Monday, August 10, 2009

The Naming System of the World of The Last Stormlord

This post is an adjunct to the map I posted previously.

When you name towns and people and the geographical landmarks of a fantasy world, you are bound to irritate some readers. But, they say, that name has Celtic origins, and that one Germanic, so how can they both be in your fantasy world? Or something similar.
My reply is, well, they are both in our world, are they not?

This attitude has earned me some criticism in the past. My reasoning is as follows:

Take a look at this selection of names that have been around for generations in England:
Courtney and Chelsea (Old English), Riley and Abigail (Irish), Eric and Arnold (Nordic), Charles and Henry (French), William and Richard (Norman).

Quite a mix, some of them Anglicized, some not. In other words, those who inhabited that section of the British Isles we now call England were no purists. The Norman invaders may have brought their own names, but that didn't put a stop to the usage of previous names, and so on. I think that a writer who makes their naming system too rigid, must be writing of a world that never changes, and is never influenced by outsiders. So I look askance at a fantasy land where every female name ends in "ia" and masculine names all sound macho; or where all the town names are Germanic - or any other scheme that is just too bound by rules or uniformity.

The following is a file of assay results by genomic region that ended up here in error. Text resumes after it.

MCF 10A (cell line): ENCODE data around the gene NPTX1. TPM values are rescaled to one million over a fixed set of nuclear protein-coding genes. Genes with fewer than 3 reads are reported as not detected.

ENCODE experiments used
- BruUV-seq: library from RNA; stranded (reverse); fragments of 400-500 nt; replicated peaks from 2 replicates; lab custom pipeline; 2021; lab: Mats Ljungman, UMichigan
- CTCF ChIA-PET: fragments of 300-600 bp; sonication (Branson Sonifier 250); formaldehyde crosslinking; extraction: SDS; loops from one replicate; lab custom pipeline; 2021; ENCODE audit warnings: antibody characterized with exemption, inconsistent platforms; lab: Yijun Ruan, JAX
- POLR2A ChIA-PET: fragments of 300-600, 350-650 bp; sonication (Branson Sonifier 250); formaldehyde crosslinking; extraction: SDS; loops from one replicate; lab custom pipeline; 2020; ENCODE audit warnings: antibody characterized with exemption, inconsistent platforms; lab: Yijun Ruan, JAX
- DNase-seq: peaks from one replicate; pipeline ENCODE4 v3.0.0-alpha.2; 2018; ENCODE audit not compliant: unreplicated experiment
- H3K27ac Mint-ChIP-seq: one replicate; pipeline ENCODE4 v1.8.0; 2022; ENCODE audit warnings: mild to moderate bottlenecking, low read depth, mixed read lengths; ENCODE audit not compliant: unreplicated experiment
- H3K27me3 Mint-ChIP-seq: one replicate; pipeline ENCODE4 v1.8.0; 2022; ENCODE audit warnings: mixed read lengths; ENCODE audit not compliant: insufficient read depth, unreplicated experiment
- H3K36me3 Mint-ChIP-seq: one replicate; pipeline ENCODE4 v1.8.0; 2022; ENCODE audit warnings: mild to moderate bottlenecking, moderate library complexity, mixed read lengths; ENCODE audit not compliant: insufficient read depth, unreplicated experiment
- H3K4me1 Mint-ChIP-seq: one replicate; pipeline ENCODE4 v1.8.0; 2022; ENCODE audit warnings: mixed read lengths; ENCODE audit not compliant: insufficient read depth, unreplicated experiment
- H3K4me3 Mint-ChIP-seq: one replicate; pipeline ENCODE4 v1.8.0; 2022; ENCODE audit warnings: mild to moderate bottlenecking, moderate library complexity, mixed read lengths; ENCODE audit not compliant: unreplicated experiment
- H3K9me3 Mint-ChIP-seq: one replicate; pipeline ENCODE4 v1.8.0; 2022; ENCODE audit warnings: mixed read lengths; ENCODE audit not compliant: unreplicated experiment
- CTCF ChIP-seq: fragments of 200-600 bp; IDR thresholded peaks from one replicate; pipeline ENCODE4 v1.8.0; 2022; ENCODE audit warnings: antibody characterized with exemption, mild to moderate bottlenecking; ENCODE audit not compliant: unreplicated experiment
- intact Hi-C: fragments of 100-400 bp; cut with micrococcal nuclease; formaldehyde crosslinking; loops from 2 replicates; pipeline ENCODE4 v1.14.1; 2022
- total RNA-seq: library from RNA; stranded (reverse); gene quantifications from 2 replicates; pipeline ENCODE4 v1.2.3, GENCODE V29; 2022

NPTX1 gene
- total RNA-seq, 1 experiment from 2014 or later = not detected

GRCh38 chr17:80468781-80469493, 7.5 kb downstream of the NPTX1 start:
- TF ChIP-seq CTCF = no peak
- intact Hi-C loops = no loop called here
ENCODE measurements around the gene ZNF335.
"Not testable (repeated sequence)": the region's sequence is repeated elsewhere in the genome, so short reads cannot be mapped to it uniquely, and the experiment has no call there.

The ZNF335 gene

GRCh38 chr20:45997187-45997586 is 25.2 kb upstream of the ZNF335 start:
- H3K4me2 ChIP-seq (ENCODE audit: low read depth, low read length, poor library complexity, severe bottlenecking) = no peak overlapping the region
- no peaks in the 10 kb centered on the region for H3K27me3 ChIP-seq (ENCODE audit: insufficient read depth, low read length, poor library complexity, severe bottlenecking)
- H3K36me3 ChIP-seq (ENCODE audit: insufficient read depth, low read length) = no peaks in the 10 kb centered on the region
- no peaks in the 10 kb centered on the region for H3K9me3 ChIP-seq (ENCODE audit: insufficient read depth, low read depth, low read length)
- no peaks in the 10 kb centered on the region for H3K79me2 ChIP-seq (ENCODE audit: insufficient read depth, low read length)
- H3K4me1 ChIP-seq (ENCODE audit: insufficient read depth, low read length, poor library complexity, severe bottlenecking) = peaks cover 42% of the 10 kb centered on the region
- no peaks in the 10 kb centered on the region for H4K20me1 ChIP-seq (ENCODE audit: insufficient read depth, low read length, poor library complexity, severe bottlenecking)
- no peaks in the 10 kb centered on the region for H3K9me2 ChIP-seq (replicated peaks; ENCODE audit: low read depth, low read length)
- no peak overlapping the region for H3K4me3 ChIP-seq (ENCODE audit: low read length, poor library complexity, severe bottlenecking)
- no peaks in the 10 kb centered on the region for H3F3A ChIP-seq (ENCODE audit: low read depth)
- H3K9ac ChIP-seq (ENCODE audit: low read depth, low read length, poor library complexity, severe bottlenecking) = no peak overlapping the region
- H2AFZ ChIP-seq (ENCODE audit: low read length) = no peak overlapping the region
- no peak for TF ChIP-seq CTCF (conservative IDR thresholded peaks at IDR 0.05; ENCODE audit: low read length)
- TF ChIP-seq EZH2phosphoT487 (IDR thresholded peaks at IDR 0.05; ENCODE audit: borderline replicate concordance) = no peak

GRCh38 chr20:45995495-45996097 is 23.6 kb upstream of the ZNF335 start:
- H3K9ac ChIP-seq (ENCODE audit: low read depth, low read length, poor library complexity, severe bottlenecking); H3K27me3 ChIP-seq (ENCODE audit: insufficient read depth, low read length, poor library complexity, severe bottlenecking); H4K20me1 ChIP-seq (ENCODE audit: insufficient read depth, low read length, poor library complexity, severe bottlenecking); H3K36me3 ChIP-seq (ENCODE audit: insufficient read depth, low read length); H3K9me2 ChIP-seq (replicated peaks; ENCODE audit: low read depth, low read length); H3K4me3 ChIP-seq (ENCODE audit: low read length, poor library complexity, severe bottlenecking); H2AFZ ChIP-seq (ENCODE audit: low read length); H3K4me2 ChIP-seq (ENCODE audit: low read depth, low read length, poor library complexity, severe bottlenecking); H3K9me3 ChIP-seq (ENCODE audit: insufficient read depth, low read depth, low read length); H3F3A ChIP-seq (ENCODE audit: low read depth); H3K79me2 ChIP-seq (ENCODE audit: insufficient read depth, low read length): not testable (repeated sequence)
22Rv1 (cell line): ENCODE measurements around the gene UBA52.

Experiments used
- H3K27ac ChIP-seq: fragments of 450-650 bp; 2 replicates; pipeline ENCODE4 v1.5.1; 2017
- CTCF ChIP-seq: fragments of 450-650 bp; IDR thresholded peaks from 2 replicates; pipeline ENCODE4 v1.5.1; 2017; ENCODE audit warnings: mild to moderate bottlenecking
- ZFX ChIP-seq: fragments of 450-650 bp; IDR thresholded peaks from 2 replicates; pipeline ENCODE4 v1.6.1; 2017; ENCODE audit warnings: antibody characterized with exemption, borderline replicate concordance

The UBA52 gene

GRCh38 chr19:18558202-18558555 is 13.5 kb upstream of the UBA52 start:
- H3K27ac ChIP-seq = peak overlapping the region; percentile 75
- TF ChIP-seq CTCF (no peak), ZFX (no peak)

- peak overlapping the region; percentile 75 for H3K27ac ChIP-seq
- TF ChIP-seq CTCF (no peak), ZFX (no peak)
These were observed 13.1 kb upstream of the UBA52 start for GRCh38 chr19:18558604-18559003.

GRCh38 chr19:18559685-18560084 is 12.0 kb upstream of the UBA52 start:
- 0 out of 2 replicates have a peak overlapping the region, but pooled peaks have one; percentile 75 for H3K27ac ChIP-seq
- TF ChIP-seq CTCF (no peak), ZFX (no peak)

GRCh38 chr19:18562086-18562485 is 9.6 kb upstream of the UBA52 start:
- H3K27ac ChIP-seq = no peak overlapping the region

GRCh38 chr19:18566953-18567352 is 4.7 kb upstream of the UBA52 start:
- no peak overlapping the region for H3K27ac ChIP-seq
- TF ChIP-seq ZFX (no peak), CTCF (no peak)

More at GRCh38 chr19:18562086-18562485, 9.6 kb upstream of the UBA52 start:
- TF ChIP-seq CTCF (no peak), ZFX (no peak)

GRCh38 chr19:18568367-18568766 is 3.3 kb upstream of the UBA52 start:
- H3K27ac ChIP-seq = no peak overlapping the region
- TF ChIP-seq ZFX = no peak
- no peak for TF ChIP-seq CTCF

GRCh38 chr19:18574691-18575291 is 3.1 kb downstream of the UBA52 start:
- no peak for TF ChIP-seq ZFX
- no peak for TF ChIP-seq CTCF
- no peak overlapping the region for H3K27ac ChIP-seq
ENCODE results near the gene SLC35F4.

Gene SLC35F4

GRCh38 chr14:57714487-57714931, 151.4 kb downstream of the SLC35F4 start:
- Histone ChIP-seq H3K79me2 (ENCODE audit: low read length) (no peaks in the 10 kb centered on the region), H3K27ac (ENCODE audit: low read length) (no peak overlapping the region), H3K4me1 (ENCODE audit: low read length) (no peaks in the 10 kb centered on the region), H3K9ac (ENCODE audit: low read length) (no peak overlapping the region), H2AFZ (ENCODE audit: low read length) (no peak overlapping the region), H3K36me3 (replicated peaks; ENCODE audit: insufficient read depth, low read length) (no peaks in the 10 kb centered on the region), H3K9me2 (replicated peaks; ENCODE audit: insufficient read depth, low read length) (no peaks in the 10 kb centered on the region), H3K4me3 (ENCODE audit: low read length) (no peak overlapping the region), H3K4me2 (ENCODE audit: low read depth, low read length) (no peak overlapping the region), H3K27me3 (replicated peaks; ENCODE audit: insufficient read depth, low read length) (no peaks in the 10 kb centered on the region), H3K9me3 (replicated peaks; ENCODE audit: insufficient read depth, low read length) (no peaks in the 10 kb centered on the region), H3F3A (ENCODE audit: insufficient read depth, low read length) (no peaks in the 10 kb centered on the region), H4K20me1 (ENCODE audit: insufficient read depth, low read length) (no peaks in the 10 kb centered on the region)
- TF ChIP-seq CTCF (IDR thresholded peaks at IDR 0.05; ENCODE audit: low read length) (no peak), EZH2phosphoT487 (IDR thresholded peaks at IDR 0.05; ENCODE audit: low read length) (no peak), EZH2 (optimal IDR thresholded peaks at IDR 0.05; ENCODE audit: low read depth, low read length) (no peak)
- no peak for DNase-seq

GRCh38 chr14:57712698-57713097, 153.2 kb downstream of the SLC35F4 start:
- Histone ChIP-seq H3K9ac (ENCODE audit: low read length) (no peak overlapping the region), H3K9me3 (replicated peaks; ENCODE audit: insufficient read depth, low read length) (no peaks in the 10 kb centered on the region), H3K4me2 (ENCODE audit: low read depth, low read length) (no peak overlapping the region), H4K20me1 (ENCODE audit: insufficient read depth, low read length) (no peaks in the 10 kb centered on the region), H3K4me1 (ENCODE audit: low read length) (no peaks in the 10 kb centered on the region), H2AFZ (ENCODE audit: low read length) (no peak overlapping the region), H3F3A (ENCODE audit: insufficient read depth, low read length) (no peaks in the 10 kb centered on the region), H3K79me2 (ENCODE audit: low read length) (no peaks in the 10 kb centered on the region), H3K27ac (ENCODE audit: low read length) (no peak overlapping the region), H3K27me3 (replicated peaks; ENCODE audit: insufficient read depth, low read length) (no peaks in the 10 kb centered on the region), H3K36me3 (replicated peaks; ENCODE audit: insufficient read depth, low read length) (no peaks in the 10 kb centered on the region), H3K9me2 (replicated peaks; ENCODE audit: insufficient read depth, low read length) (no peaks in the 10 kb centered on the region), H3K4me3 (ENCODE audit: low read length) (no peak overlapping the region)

I could have used names totally unknown to any reader. You know, things like "Neiggharg", "T'lebb" and "Pottarossmolleth". I prefer to use names found on - or similar to those found on - Earth, and let you, the reader, deal with them.

In the land of the Quartern, names are a mix, and show many influences for a reason. Some don't mean anything at all.

Once someone has read the book, some influences should be more clear. Many names which may seem made-up actually have meaning to those with a specialised interest (e.g. Sardonyx) - and in my world, there is a reason for all this. Some names are mispellings, just as happens in real life. (Why - on Earth - did Nova Zeelandia not become New Zeeland?)

So when you look at the towns* or the people** of the Quartern, don't be surprised if you find names that have varied origins. Of course, just as the reader has to mentally replace "English" with the language of the Quartern, so s/he has mentally to replace the idea of "Portuguese" or "Arabic" with other unnamed languages of countries outside the Quartern. (Btw, the map maker, Perdita Phillips, added in some names of her own too...)

What am I trying to say from all this variety?
That the Quartern was either inhabited by people of many cultural backgrounds, or was invaded multiple times, or had many trading partners or immigrants ... just exactly what the answer is, you can work out for yourself if you want, as you read the trilogy. Or you can read the book and not worry about the back story of the world at all. The hints are there for those who like a layered story, and can just as easily be ignored if you prefer a straight tale.

But please don't expect a naming scheme that is beautifully ordered and systematic, because you won't get it, any more than you do in, say, England or Australia or America.

* For example:
Scarcleft - based on geographical formations
Sloweater - pertaining to the results of the movement of a geographical formation